What about an older couple who don’t just want to pay off the mortgage and retire at sixty five? What about a couple that want to retire young, say forty five? Following the same advice as the previous couple would not necessarily work, unless they were willing to invest a much larger proportion of their income – which if we assume that both couples have the same income, is not an option.
For a couple like this, they need a better strategy, a strategy that can deliver higher returns, consistently. So how can they achieve this? There are many ways they can achieve this, however the best thing for them to do would be to invest some of their own time in learning more about investing. Most independent financial advisors will not be able to help this couple, because most IFA’s will not achieve this goal for themselves, so how are they going to achieve it for a client? They won’t, simple as that.
For this couple, they will need to learn about investments that are more complicated than simply paying a direct debit each month. They will need to learn how to spot good investments themselves, which in itself will require learning what is good and what is not good.
In short, the best investment is to invest in yourself, increase your understanding of different investment types and make your own decisions. Don’t be afraid to take advice from people that have achieved your dream and expect plenty of people to try and dissuade you from doing anything other than the norm, including your financial advisor!
In fact, if your financial advisor doesn’t like the ideas you have, then get a new advisor that understands what you want to achieve and understands the methods you want to use to achieve your goals and is happy to help you achieve your goals.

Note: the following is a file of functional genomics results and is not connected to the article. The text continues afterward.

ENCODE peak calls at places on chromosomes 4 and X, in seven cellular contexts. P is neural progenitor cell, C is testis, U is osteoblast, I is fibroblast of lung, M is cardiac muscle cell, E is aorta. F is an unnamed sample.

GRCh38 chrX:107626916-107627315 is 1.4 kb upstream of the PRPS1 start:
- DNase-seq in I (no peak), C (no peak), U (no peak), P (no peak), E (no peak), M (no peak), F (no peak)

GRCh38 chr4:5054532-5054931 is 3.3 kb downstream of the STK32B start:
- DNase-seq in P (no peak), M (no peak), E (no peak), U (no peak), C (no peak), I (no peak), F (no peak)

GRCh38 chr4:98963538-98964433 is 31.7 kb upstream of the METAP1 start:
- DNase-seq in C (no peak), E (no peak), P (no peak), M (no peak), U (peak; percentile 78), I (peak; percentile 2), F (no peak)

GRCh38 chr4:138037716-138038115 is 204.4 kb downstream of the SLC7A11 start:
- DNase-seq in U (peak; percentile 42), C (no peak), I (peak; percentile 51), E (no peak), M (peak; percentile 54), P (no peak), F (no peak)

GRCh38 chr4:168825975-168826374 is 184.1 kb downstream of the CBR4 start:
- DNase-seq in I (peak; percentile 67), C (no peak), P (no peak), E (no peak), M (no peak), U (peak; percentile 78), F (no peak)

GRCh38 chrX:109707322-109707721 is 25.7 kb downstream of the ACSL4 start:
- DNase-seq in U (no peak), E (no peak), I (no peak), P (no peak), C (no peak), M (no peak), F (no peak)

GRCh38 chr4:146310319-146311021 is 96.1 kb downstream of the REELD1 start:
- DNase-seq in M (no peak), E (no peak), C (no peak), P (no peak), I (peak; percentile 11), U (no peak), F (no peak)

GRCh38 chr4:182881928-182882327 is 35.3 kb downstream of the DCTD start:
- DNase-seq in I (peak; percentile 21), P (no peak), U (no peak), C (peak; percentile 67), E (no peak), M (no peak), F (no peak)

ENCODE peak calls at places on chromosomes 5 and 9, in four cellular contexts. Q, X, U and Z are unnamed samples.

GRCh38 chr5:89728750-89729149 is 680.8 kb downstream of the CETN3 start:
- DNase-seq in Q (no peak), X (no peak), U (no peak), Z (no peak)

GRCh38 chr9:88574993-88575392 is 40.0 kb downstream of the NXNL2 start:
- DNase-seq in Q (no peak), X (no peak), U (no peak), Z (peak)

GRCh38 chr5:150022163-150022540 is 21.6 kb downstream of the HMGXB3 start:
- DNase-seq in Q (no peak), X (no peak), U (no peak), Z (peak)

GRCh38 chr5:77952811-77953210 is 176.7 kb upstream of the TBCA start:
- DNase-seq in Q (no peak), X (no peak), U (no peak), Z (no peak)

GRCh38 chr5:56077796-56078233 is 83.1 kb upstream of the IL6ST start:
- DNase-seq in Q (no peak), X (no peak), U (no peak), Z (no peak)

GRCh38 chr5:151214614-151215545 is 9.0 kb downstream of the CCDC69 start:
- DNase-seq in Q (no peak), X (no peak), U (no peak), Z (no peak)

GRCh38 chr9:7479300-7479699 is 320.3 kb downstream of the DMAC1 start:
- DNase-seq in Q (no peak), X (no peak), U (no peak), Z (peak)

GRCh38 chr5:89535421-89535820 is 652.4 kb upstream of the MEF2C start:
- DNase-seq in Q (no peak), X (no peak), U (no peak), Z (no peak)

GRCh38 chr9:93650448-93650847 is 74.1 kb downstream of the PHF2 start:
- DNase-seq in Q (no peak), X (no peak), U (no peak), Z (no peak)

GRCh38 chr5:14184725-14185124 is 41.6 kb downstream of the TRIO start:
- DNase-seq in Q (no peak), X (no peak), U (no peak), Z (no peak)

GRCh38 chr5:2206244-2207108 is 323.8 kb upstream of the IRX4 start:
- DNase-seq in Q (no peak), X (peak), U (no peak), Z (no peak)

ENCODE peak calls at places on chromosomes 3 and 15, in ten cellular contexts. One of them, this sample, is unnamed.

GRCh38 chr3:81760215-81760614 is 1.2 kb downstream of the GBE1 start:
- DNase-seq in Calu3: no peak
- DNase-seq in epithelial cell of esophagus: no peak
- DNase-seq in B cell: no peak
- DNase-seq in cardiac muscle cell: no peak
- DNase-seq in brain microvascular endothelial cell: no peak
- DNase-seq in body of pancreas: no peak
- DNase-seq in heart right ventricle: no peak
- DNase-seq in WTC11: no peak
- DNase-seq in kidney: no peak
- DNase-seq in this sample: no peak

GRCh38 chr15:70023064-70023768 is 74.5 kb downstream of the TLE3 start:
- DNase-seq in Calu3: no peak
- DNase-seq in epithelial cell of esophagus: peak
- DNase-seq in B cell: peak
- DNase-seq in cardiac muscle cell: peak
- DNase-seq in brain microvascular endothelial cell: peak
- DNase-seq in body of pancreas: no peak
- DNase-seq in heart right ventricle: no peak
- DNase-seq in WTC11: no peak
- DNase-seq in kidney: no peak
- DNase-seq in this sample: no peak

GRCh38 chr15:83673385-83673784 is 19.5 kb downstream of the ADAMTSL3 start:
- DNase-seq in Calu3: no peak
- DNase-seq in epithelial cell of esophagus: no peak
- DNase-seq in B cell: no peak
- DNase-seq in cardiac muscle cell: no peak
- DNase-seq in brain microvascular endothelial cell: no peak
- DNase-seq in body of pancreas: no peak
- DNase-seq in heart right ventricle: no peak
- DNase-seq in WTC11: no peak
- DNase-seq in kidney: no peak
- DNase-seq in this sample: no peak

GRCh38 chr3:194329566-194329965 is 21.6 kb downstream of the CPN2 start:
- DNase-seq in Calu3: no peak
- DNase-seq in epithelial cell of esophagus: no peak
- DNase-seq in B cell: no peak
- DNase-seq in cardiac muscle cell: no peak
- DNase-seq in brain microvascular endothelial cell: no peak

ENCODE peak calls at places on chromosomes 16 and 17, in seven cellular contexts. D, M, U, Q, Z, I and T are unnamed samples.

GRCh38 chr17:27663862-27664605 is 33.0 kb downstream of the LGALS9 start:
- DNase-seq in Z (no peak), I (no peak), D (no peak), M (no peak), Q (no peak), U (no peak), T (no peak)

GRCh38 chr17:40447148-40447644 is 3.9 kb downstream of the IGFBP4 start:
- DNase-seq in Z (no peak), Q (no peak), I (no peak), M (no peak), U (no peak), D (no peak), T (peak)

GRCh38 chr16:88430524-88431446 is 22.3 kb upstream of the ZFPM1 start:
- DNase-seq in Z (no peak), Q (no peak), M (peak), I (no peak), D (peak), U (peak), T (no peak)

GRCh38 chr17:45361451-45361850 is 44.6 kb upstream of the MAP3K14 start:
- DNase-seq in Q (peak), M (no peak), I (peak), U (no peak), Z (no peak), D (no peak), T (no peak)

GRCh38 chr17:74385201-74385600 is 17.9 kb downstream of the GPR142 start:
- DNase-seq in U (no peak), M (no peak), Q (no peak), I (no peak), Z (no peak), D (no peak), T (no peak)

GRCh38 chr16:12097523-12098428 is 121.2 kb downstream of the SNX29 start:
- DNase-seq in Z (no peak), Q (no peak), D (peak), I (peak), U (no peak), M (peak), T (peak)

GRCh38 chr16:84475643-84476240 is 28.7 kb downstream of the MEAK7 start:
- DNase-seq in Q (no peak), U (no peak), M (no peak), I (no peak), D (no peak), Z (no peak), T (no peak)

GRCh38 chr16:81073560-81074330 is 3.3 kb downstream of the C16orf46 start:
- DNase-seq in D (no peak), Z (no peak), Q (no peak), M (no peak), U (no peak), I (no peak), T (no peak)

Making Money John on 16 Dec 2008
One of the reasons so few people ever manage to become financially free is their belief that they can not easily make any money outside their job. Fortunately that’s not the case, in fact it’s relatively easy to make money in your spare time, especially with the advent of the Internet. In fact as you are reading this, you almost certainly have everything you need to start an Internet business in your spare time (a computer and an Internet connection).
Starting An Internet Business
Starting an Internet business in your spare time is easy, the basic steps are:
Pick an idea;
Pick a business model;
Set up the business;
Market your business;
Refine, develop and grow the business.
But What If You’re Not A Geek?
If an Internet business isn’t for you, then start thinking about services you can offer locally, for example cutting lawns, gardening, dog walking and so on. Almost anything that someone considers a chore is an opportunity for you to make some money in your spare time. The market for these services is going to grow too, as our population ages.
Just Do It!
The real secret to making some money in your spare time is to “just do it”, don’t spend ages thinking, talking or deliberating, just get out there and start doing something, if it doesn’t work, then try another idea and another idea until you find one that does.
Of course once you’re making some extra money make sure you save/invest it wisely.